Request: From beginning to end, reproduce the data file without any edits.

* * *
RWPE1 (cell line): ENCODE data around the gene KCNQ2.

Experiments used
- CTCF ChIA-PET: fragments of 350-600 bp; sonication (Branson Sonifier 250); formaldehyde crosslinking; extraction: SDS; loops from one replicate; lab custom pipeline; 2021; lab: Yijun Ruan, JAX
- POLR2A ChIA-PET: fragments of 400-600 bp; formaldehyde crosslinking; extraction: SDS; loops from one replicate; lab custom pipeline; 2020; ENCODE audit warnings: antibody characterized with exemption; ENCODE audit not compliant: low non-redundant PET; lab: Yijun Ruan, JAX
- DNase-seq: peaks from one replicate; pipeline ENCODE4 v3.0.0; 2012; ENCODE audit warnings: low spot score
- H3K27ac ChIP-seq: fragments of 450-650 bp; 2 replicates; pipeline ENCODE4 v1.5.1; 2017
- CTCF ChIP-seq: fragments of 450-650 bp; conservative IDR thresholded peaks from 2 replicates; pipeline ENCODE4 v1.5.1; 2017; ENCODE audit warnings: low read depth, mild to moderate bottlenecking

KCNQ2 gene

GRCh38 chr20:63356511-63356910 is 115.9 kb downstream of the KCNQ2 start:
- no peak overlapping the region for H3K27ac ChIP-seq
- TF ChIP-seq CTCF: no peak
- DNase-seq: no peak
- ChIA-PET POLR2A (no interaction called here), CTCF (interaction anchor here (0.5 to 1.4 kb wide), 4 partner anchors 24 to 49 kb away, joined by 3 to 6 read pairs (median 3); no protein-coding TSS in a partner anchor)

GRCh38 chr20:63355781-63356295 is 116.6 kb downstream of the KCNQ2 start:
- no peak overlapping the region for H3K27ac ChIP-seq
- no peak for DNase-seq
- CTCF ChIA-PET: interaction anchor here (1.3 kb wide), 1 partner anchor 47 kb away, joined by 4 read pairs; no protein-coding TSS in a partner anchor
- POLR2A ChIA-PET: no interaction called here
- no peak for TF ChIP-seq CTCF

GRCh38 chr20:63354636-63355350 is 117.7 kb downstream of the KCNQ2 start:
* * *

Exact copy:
RWPE1 (cell line): ENCODE data around the gene KCNQ2.

Experiments used
- CTCF ChIA-PET: fragments of 350-600 bp; sonication (Branson Sonifier 250); formaldehyde crosslinking; extraction: SDS; loops from one replicate; lab custom pipeline; 2021; lab: Yijun Ruan, JAX
- POLR2A ChIA-PET: fragments of 400-600 bp; formaldehyde crosslinking; extraction: SDS; loops from one replicate; lab custom pipeline; 2020; ENCODE audit warnings: antibody characterized with exemption; ENCODE audit not compliant: low non-redundant PET; lab: Yijun Ruan, JAX
- DNase-seq: peaks from one replicate; pipeline ENCODE4 v3.0.0; 2012; ENCODE audit warnings: low spot score
- H3K27ac ChIP-seq: fragments of 450-650 bp; 2 replicates; pipeline ENCODE4 v1.5.1; 2017
- CTCF ChIP-seq: fragments of 450-650 bp; conservative IDR thresholded peaks from 2 replicates; pipeline ENCODE4 v1.5.1; 2017; ENCODE audit warnings: low read depth, mild to moderate bottlenecking

KCNQ2 gene

GRCh38 chr20:63356511-63356910 is 115.9 kb downstream of the KCNQ2 start:
- no peak overlapping the region for H3K27ac ChIP-seq
- TF ChIP-seq CTCF: no peak
- DNase-seq: no peak
- ChIA-PET POLR2A (no interaction called here), CTCF (interaction anchor here (0.5 to 1.4 kb wide), 4 partner anchors 24 to 49 kb away, joined by 3 to 6 read pairs (median 3); no protein-coding TSS in a partner anchor)

GRCh38 chr20:63355781-63356295 is 116.6 kb downstream of the KCNQ2 start:
- no peak overlapping the region for H3K27ac ChIP-seq
- no peak for DNase-seq
- CTCF ChIA-PET: interaction anchor here (1.3 kb wide), 1 partner anchor 47 kb away, joined by 4 read pairs; no protein-coding TSS in a partner anchor
- POLR2A ChIA-PET: no interaction called here
- no peak for TF ChIP-seq CTCF

GRCh38 chr20:63354636-63355350 is 117.7 kb downstream of the KCNQ2 start: